The Weekly Wrap: December 5, 2022

Week in Review

Stock prices rose last week, led by a resurgence in growth stock as markets continue to price in expectations of a pivot in monetary policy. The Nasdaq Composite rose 2%, but it’s still the worst-performing of the major indexes year-to-date. Bond prices rose more than 1%. The yield on 10-year Treasuries ended the week below 3.5% for the first time since September. Commodities performed well, with crude oil jumping back above $80 and gold closing above $1800. They were aided by a weak US Dollar, which fell to June levels.

Jerome Powell pleased investors when he all but confirmed plans to slow the Fed’s path of rate hikes to 0.50% at the upcoming FOMC meeting. The Federal Reserve chair spoke at a Brookings event and noted that the pace of hikes is now less important than the level. Friday’s payroll report seemed to confirm that a higher terminal rate is needed: the economy continues to add jobs at a healthy pace, and wages continue to grow much faster than is consistent with the Federal Reserve’s 2% inflation target.

Market Internals

The majority of stocks are in uptrends across short, intermediate, and long-term timeframes, as 62% of stocks are above their 200-day average, and 83% are above their 20-day average.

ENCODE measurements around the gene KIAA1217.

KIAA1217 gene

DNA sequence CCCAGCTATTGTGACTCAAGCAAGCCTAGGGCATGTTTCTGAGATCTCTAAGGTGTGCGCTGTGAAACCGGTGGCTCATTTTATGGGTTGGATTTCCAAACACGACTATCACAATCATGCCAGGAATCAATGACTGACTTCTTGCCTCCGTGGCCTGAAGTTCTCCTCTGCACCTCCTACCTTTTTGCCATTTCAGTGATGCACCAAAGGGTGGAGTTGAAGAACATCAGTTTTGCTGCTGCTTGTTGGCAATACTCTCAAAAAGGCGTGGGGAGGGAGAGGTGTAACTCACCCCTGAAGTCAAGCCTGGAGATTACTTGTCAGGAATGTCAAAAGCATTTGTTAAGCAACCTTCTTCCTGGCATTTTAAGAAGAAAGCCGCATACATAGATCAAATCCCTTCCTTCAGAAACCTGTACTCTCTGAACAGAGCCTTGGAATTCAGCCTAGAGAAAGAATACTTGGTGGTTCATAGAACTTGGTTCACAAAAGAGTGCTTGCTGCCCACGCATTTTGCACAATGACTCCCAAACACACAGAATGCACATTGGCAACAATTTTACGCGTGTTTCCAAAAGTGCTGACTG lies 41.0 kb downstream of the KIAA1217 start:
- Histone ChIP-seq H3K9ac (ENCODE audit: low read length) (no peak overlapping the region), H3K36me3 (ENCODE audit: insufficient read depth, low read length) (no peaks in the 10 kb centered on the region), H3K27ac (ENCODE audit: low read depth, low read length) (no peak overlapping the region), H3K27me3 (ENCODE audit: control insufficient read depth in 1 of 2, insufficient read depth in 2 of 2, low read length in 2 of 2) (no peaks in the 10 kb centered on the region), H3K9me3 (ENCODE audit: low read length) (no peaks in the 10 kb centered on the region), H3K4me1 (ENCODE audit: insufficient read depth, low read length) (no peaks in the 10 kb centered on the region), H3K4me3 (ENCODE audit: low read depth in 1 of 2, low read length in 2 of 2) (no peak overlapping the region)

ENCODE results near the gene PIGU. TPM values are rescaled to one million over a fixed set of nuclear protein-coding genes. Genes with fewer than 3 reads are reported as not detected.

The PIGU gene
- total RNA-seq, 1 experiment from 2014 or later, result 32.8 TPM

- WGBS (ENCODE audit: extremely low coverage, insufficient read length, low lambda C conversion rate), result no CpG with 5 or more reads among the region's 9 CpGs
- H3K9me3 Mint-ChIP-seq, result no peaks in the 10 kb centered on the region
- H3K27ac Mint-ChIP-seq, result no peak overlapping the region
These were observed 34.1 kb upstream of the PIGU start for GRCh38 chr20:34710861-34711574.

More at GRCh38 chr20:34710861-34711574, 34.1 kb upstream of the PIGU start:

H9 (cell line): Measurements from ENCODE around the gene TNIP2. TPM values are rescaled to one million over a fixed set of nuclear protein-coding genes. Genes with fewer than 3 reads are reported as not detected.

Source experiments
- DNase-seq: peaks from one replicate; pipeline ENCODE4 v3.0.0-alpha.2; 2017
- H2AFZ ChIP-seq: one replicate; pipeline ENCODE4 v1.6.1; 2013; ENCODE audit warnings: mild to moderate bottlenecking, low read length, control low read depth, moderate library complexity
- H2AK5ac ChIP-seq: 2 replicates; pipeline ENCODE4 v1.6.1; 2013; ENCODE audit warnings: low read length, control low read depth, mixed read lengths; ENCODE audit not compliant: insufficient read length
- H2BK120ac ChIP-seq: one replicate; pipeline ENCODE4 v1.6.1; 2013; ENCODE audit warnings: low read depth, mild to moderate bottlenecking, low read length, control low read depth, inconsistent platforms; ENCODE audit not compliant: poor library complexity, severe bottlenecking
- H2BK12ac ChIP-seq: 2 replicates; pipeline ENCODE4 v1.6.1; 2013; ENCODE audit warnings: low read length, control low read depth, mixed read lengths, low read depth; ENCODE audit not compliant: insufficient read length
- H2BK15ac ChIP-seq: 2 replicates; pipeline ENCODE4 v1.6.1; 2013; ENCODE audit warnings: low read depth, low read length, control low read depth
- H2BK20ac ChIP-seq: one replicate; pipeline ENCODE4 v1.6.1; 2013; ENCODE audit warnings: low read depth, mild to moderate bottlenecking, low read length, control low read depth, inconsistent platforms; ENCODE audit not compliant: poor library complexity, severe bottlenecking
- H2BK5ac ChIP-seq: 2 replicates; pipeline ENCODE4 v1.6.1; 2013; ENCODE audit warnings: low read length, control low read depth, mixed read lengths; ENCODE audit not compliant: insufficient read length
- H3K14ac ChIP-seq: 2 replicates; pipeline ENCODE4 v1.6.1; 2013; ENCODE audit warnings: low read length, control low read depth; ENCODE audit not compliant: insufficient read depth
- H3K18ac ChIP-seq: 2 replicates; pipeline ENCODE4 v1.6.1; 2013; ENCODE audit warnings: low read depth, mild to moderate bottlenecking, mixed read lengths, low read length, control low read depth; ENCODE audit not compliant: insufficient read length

Long-term breadth is strongest in Energy stocks, where 87% of members are above 200-day averages. Energy is the weakest sector on shorter timeframes, though – less than a quarter of its members are above a 20-day average. The Real Estate and Communication Services sectors sustained the most trend damage, and they still have the most to repair. Less than a third of each group has recovered above its long-term average price.

What’s Ahead

We start the week with survey data from S&P Global and the Institute for Supply Management. Both are set to publish November services numbers on Monday. On Wednesday, we’ll see the latest estimates for Q3 labor costs and productivity, and we’ll also get consumer credit data that afternoon. Producer prices are reported on Friday, along with University of Michigan sentiment data.

Comments are closed.

Up ↑